Angie’s List offers consumers a listing of local service providers (plumbers, carpenters, masseuses, dentists, mechanics, etc.) along with reviews, rankings, and ratings. The beauty of Angie’s List is that it allows consumers who have already had experience with particular service providers to post reviews about them. Consumers pay a monthly fee to become members and get access to these supposedly unbiased reviews before hiring a service provider.
The class action alleges that, instead of providing unbiased and unfiltered information, Angie’s List secretly manipulates the information it posts for the company’s own economic gain.
According to Angie’s List, a service provider’s position in a member’s search results “is determined by their recent grades and number of reviews. Companies with the best ratings from members will appear first.” It also assures consumers that “service providers cannot influence their ratings on Angie’s List,” and that businesses and companies can’t pay to be on the list. Angie’s List claims it places the interests of the consumer first, and that it “simply acts a passive conduit” for reviews and ratings based upon actual first-hand experiences other users have had.
The plaintiff alleges that, in fact, service providers can and do pay to influence their reviews, rankings, and ratings, in at least three ways.
First, the plaintiff alleges that service providers can pay to appear higher up in members’ search results. For example, a plumber with an A rating and all positive reviews who did not pay “advertising” fees may rank lower than a plumber who did pay such fees but has worse reviews or ratings. One investigation report alleges that the best-reviewed heating and air company in its area was ranked below eleven others that had inferior ratings or few reviews. This best-reviewed service provider claimed that Angie’s List had asked it to pay $12,000-$15,000 for ranking at the top of the list.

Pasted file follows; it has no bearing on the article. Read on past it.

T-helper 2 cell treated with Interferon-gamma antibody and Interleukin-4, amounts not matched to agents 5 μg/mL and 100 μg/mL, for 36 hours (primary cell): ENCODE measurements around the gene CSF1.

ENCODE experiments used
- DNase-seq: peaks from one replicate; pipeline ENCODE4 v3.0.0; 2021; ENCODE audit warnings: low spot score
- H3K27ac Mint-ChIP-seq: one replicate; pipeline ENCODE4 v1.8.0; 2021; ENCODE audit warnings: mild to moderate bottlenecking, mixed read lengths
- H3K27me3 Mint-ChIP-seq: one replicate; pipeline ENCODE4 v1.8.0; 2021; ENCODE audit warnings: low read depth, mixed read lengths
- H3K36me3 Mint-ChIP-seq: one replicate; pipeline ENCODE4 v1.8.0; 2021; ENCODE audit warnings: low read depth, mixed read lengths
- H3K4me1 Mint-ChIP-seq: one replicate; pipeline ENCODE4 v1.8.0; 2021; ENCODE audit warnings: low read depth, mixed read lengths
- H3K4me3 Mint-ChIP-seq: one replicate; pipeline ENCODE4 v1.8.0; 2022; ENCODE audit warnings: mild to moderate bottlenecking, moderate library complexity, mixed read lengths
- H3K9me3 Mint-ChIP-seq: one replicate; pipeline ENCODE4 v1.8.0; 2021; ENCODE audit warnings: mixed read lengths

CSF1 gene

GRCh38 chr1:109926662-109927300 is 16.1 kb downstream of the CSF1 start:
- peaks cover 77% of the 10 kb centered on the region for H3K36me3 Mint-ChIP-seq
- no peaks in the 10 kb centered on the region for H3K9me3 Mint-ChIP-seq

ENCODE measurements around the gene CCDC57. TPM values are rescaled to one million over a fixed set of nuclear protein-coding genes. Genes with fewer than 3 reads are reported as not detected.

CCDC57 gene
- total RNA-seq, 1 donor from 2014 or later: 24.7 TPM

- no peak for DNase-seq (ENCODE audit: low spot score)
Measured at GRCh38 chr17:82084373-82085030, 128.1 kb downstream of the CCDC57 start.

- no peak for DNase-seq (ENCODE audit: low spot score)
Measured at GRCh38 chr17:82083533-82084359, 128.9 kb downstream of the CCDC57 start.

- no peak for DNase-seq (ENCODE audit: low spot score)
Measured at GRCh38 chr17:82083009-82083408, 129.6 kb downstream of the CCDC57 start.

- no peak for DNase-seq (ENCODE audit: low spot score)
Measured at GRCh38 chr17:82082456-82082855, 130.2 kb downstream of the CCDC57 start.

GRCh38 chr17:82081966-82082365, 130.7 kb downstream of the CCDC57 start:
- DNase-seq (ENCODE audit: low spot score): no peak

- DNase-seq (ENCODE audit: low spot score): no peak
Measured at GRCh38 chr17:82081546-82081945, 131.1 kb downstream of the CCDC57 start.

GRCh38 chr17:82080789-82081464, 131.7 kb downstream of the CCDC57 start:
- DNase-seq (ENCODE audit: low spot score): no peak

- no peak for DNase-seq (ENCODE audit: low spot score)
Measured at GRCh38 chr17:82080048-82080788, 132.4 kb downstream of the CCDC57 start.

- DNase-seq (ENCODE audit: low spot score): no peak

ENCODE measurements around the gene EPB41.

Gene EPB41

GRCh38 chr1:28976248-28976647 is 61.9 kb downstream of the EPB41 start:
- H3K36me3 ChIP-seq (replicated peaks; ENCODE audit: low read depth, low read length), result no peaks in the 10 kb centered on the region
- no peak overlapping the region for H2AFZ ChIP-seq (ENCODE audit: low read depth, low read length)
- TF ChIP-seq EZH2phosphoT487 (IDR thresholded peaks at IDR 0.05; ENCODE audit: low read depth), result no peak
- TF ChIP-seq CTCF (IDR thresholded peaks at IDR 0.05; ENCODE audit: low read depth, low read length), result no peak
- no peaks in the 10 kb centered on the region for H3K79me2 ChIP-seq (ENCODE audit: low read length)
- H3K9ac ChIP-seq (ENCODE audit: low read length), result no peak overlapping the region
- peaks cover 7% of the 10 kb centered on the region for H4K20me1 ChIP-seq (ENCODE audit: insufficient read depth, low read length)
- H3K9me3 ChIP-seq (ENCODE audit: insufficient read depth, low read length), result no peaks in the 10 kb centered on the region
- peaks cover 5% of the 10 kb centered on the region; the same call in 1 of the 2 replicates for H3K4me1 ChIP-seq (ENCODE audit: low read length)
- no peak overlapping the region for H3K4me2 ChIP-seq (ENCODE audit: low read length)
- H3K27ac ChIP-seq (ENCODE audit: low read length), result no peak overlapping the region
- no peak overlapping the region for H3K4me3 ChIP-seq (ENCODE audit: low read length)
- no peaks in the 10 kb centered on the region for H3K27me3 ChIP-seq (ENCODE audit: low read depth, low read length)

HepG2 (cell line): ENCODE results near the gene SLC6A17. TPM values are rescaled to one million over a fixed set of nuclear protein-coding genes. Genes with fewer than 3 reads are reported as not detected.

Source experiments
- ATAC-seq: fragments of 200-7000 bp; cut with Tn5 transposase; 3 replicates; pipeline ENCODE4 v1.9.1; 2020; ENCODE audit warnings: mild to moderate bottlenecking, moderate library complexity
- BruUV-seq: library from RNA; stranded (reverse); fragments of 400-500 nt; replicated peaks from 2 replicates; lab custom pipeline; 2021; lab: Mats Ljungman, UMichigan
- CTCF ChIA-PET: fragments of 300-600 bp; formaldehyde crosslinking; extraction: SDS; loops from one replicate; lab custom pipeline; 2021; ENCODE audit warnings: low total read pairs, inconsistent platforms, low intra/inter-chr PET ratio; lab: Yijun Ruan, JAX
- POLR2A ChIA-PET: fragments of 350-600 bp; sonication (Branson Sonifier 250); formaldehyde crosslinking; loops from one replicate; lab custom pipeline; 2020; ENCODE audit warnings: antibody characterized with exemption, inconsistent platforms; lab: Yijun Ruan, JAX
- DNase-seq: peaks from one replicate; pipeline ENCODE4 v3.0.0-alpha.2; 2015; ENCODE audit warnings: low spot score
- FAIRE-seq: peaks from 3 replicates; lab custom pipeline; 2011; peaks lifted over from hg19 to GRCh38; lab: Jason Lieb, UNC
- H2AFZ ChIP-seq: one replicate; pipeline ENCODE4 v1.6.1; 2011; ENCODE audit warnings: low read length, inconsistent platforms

Second, the plaintiff alleges that service providers can pay to suppress negative reviews, so that these reviews do not appear in members’ search results. Members are therefore not getting the objective assessment that Angie’s List promises to give them.
Third, the plaintiff alleges that Angie’s List threatens to suppress positive reviewers of service providers unless they pay “advertising” fees. This also prevents members from making an accurate assessment of the service providers.
Angie’s List promises unfiltered reviews, ratings, and rankings, driven entirely by consumer opinion. The class action alleges that it does not provide this, so that it defrauds its members. It alleges that Angie’s List does not help members find the best service providers, but rather those who have paid the most to Angie’s List.